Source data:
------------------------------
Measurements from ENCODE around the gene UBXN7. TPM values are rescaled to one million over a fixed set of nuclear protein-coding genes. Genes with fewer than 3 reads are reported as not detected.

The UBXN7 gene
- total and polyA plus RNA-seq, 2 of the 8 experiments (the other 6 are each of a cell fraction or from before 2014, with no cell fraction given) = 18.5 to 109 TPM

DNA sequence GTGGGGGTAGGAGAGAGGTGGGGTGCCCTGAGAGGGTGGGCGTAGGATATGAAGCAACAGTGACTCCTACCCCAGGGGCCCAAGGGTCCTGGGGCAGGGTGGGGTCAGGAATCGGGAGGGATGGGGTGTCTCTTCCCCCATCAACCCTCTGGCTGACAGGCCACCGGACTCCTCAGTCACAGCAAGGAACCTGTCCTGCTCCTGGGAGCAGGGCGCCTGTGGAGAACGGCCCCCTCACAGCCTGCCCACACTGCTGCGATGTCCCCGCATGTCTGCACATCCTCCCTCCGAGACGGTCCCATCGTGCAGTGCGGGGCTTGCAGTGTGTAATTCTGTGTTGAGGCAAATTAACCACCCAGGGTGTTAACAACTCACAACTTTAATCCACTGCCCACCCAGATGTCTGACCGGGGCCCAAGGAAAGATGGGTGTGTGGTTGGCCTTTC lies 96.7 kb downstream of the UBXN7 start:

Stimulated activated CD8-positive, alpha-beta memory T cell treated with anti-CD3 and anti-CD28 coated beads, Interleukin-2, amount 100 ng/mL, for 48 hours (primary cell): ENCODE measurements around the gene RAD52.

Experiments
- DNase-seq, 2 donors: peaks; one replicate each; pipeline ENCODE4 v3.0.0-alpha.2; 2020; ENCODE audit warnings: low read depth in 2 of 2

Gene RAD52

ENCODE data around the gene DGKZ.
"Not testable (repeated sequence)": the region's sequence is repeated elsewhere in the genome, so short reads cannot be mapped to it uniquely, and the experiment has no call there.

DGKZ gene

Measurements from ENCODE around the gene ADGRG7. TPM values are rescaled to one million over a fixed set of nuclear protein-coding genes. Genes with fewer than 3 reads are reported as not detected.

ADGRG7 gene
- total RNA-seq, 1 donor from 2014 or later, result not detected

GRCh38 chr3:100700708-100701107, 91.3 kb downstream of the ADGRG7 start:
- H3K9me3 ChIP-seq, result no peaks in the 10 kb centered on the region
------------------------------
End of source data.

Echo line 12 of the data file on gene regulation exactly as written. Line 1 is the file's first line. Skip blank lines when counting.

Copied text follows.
Measurements from ENCODE around the gene ADGRG7. TPM values are rescaled to one million over a fixed set of nuclear protein-coding genes. Genes with fewer than 3 reads are reported as not detected.